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The user ***Nasty*** says it best.
She's a normal person who just lives there, a normal Jane, if you please.
She lives there, and she wants to live comfortably and with convenience.
Perhaps, for her, a new building will bring with it a certain comfort.
All those long-forgotten cemeteries, courts, councilmen, city preservationists, it's all just noise to her.
And that's the healthy approach.
We need to look into the future. Everything's become about the past recently. In more ways than one. This is bad, both for the city and for the country)
On the other hand, new buildings to live in, to work in, to gather, are also about people, however utilitarian and technocratic it might sound. Such buildings and spaces are about their comfort, their quality of life, their economic well-being.
In the end, we get two very different cities that lead two very different lives. One city is all about its past, the other is about progress, turning its face towards the ever-fleeing future. And both somehow bear the same name — Saint-Petersburg.
Those who try to preserve the city of the past seem like a basket of local crazies to those who inhabit the city of the future. After all, it's a natural economic process: the old, the ruined, the superfluous is torn down, to be replaced by the new. And then they
come, those pearl-clutching preservationists. Those troublemakers start their petitions, organize public assemblies, write letters and submit complaints to UNESCO. Meanwhile, those who defend the city, the inhabitants of the city of the past, observe it being taken over by strange new arrivals, people who do not understand its value. These people tear down hundred-year old houses just so the developers can make some quick money. Some sort of not quite educated strays decide what is important and what is not. And both sides know: here's the city, and here's the enemy. We, of course, are the city, we are the true citizens.
How do these two cities manage to exist together as one? Metropolises are, by their nature, a conglomeration of various and often incompatible smaller cities that have to live and coexist with one another. By losing even a single one of these smaller cities, a city becomes poorer, more boring, it shrinks and dwindles away.
The name of the biggest city preservation movement in St. Petersburg, «The Living City», sounds like a response to the phrase «The city must live». It's hard to accuse a crowd of people gathered under the green net-covered Basevich house of lifelessness,. The city preservationists might be protecting the dead, yet the movement itself is not lacking in life. During perestroika,
public politics and democratic reform in St. Petersburg began in large part due to the city preservationist movement. Take the street protests on St. Isaac's square in 1987 that grew out of a demonstration to save the hotel «Angleterre» from demolition. Since then, city preservation efforts have always sparked a lot of social discourse. One needs only to remember cases like Okhta-center and a tram station dating back to the Siege of Leningrad.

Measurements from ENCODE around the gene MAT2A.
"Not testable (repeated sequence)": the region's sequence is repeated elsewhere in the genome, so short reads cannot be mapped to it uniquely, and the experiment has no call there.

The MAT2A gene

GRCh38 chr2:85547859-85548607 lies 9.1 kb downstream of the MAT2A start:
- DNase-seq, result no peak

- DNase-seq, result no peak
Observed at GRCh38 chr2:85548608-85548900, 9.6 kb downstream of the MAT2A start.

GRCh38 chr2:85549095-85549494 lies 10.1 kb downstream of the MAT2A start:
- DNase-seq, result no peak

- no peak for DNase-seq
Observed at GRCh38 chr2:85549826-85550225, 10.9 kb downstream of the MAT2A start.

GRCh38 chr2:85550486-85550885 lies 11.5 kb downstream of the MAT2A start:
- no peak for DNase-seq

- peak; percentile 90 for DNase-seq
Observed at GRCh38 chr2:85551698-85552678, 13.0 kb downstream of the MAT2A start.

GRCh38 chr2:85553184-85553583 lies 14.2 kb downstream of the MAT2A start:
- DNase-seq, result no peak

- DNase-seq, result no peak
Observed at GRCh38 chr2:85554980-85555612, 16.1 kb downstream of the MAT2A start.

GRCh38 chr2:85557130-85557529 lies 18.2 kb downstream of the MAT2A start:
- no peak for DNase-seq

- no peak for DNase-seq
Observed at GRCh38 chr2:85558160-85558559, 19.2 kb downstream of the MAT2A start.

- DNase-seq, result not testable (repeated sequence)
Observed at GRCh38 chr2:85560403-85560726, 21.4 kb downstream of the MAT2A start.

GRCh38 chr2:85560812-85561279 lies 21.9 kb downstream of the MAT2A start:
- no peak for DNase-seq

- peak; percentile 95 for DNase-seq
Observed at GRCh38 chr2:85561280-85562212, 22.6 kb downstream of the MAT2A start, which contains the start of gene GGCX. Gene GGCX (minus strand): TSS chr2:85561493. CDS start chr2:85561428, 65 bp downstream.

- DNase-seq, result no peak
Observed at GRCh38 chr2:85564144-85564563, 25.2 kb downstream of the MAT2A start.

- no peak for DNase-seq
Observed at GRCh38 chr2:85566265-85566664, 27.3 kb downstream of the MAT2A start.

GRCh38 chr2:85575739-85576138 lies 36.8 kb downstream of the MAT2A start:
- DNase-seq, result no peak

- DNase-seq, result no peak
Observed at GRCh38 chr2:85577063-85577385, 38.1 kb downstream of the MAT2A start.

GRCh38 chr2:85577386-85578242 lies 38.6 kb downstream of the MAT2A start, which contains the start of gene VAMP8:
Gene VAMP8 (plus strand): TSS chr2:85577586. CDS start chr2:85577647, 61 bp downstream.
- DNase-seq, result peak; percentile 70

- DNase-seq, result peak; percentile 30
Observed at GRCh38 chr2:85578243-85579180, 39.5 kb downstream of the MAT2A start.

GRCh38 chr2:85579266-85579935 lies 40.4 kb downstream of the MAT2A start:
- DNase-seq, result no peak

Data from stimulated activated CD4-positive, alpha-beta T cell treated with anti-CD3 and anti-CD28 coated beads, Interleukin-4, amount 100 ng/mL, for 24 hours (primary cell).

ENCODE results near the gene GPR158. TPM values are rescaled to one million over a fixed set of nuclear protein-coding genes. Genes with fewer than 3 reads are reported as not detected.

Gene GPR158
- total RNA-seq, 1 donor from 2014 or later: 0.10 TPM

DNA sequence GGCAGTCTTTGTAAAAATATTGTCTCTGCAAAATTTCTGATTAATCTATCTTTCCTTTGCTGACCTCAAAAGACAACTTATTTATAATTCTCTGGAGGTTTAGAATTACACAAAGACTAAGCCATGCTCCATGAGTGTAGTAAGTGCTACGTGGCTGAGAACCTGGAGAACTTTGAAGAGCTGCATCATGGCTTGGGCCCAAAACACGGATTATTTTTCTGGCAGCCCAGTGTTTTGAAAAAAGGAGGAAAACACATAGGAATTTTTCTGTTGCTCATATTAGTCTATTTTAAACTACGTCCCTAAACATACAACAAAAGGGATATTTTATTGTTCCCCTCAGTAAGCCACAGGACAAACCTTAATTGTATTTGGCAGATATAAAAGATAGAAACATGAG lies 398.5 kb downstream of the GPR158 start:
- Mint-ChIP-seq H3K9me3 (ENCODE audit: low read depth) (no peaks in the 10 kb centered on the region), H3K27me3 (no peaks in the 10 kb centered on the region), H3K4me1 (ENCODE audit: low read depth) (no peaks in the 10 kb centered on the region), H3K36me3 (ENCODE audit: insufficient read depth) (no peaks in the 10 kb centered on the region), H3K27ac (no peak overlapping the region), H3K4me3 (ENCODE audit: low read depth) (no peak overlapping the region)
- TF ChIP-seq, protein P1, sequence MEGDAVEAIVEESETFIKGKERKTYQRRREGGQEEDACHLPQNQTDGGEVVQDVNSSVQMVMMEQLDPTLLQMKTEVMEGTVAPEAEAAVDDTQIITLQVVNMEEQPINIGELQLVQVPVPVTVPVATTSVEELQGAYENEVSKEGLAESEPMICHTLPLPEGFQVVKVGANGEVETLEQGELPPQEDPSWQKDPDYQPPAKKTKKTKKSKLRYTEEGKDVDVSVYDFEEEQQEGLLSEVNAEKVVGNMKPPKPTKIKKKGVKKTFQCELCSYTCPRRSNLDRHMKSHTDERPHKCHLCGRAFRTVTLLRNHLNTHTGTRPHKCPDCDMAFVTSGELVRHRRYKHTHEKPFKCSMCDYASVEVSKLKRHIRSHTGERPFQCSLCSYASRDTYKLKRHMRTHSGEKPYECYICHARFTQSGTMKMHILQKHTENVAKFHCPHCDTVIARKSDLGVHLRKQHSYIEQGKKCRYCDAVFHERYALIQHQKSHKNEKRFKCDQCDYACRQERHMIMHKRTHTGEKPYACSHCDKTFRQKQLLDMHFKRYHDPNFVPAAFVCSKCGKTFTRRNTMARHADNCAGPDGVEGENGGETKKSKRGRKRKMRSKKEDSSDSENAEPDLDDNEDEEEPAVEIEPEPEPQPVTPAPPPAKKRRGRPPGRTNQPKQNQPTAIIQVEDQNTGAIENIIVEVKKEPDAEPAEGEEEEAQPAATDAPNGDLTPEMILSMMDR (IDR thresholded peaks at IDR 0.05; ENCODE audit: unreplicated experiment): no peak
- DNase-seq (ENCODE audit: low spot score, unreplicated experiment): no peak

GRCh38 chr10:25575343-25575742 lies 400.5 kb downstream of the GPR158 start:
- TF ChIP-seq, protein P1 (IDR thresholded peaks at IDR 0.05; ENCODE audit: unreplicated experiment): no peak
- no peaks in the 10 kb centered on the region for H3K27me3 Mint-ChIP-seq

It does not make sense to exclude city preservation activists from its city, but the same also goes for developers, construction companies, public officials, or indeed any unseemly types. City development has never been a particularly «clean» sort of business. Moreover, the houses that the activists are fighting were also built at some point, often taking the place of earlier buildings. People writing «The city must live» in a comment section are neither developers, nor officials: they're just ordinary people. They do not see a point in fighting that which will happen even without their input. «The city must live» is a form of aggressive neutrality. You can almost hear the shouts: «Are they tearing it down? — Good, it's about time!». Such rhetoric arises when the speaker is excluded from the decision-making process, but doesn't wish to recognize this fact and thus louder than anyone expresses their agreement with what is taking place. It is this very same exclusion that city preservation activists are reacting to with street protests, complaints, and newspaper columns.
All sides of the city preservation argument declare their right to the city, they just do it in different ways. One side signs permissions, changes the general city plan, demolishes the old, fills the foundation pits and builds something new. The other side defends its right to decide what the city looks like, goes to protests, and signs petitions. The third group accepts what the city becomes, whether or not they like it. And all of them identify with the city, all of them want to be a part of it.
The phrase «The city must live» is meaningless. The city always lives, and it is especially lively when people argue about it. The real question is, how does the city live, and who decides how it lives? When people argue about city preservation, they are really arguing about the right to the city. It's about the right to define the city, whether as technocratic, a museified space, or even something else. The word «city» here takes on a different, Ancient Greek meaning, that of the polis
: by declaring their right to the city, activists fight for their right to engage in politics, for their right to influence policies which affect everyone. And politics, whether in the city halls or in the «Fontanka»'s
comment section, constitutes the life of the city in its purest form.
by Zakhar Lisitsyn
translated by Marina Bazarnaya